Ryan Grube, Staff Writer
When he smelled the smoke, Bones Hyland was lying on his bed, watching the Kansas-Duke Elite Eight game on his laptop and FaceTiming a teammate. That Sunday, which he spent with family and friends like any other, Hyland’s Wilmington, Delaware, home was engulfed in flames.
He had to act quickly as black smoke filled the house. Hyland was forced to jump out of his second-floor bedroom on March 25, 2018, as his grandmother and two baby cousins remained trapped inside.
Although a neighbor and his friend were able to catch the top half of Hyland’s body, his right knee slammed into the brick stairs below.
Hyland’s grandmother and cousins were rushed to nearby hospitals, where his “Mom Mom,” Fay, and cousin Maurice later died.
The months that followed were some of the toughest times for the freshman guard. Doctors feared his playing career could be over, and he couldn’t stop thinking about the losses to his family. He couldn’t even bring himself to attend his grandmother and baby cousin’s funerals.
Luckily for Hyland, he was only diagnosed with a torn patellar tendon. But, the six-month recovery process still took a toll on him.
“They [the doctors] came back into where I was in the room, and they said it was going to be six months, and I broke down,” Hyland said. “When they told me that, I broke into pieces because it was the game I loved.”
Hyland said his determination powered him through his recovery. The idea of not returning to his old form never crossed Hyland’s mind.
“Just being able to bounce back from that, and get back on the floor when people thought I was done, it proves a lot,” Hyland said.
Hyland’s first return to the court was a memorable one. He showed out in an event he hosted called Tressi Day, a streetball game named after his group of friends, at Prince’s Park in Wilmington.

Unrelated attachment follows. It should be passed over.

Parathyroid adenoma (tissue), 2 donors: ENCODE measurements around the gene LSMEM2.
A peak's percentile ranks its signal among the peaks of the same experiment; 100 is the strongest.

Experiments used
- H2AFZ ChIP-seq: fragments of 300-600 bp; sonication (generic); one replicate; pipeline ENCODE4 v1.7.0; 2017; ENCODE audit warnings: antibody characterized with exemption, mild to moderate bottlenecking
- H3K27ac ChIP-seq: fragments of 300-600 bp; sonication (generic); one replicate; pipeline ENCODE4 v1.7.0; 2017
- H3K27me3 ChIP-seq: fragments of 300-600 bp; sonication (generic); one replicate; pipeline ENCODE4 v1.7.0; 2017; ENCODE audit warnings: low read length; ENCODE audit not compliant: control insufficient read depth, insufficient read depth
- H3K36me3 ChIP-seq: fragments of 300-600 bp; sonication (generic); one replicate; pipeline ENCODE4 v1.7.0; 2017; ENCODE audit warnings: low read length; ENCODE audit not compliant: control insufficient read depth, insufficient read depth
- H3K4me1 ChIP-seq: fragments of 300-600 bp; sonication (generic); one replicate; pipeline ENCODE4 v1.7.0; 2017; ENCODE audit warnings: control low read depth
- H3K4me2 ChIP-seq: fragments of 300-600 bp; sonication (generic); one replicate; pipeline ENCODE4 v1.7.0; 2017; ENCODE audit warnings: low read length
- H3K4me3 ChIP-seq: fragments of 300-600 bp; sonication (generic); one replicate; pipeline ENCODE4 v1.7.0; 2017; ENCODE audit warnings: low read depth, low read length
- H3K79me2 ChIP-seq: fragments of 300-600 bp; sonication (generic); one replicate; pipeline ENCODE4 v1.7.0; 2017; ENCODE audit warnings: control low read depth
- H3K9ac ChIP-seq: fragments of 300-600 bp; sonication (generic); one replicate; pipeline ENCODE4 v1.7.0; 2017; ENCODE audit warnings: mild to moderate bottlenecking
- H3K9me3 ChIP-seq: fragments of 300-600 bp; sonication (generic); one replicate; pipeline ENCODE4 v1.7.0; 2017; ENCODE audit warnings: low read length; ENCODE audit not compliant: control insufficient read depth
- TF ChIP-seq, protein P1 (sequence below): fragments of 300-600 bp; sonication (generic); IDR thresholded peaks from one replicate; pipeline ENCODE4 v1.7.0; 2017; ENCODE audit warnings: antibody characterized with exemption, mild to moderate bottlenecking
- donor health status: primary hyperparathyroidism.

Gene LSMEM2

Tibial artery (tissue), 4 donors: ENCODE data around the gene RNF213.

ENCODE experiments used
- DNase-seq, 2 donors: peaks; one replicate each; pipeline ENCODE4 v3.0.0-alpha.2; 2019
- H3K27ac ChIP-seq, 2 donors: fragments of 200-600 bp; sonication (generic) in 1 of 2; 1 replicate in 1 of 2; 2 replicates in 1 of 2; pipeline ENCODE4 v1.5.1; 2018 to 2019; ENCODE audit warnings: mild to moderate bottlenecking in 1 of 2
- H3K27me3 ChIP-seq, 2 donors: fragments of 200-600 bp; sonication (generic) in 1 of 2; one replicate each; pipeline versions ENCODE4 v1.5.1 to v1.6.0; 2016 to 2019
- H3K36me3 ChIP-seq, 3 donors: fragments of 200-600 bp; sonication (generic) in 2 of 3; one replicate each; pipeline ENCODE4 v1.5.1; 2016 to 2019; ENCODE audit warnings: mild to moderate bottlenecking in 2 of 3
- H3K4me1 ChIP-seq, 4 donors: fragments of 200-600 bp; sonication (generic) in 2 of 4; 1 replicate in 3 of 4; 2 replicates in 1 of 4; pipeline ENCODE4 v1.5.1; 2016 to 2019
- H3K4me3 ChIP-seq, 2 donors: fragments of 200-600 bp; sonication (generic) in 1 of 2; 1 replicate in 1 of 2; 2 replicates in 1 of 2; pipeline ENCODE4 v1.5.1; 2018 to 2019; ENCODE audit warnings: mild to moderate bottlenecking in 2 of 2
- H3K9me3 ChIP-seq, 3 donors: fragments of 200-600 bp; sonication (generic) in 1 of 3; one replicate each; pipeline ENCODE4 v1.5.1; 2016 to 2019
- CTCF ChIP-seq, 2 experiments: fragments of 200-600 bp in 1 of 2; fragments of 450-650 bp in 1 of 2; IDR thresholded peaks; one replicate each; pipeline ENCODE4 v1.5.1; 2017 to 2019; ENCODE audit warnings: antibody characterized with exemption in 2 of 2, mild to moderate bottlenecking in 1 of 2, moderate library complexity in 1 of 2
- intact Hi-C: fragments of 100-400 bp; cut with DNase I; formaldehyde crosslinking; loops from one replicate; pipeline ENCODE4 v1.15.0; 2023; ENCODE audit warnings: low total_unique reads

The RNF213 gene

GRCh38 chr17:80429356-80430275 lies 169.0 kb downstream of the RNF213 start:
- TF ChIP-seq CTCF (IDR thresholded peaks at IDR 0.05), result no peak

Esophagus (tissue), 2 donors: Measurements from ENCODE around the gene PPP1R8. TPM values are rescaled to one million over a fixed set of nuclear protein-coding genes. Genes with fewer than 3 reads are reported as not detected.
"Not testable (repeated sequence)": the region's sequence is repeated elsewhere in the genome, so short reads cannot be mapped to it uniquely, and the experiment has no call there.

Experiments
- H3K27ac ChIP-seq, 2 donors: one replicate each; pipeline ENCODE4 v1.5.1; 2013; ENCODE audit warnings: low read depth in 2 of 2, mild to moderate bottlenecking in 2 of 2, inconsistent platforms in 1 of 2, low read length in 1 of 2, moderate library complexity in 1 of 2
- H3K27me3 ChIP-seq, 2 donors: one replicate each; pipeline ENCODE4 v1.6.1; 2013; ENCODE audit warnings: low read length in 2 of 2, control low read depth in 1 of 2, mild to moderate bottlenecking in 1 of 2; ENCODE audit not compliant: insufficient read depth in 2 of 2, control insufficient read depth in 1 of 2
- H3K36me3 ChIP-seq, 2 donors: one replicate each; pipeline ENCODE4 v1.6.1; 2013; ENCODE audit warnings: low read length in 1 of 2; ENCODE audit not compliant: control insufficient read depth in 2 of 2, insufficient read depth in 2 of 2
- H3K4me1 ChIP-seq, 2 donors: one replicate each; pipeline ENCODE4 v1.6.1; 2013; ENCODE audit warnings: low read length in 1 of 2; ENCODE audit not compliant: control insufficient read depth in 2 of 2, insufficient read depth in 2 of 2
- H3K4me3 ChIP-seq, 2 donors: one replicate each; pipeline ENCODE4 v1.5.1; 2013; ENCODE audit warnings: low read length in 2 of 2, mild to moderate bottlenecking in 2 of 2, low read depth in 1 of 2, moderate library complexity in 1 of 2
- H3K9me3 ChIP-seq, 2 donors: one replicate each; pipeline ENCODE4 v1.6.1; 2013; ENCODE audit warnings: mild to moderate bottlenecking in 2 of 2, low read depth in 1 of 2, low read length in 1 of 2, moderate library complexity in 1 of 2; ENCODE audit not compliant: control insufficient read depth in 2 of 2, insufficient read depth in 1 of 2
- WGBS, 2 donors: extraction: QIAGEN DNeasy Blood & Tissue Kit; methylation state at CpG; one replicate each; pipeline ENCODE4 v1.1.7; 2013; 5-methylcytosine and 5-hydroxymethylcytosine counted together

Hyland called the experience a huge stress relief because the fans who attended weren’t expecting him to suit up.
“It felt really good out there. There were a lot of people who came out,” Hyland said. “It was just like a surprise — I came out and I played. It felt like I was myself again.”
Hyland has used the tragedy to improve himself on and off the court. He said the fire and its aftermath gave him a better outlook on life.
“It made me become a better man because it helped me visualize things better, as far as what I was doing and what I was playing basketball for,” Hyland said. “It really helped me grow and become more mature, and just help me become a leader.”
A few months later, in September 2018, Hyland narrowed his list of colleges to seven. Hyland committed to the black and gold on June 4. Listed as the No. 64 ranked player in the 2019 class by 247Sports, Hyland became VCU’s highest-ranked recruit since senior guard De’Riante Jenkins in 2016. For Hyland, the decision to pick VCU was an easy one.
“I came on a visit, and it was just the love and the energy they had towards me,” Hyland said. “I had almost every school in the country contacting me, but VCU always stayed around and always stayed loyal to me.”
There’s no telling what Hyland’s ceiling is for the black and gold, or what his exact role will be for Rhoades this season. But, if one thing is for certain, Hyland will be playing for his grandmother and cousin whenever he is on the floor.
“I actually got a tattoo just as a reminder for them. Every time it feels as if I can’t go anymore, I look at my tattoo,” Hyland said. “That’s the reason who I am doing it for. They’re just always in my heart.”
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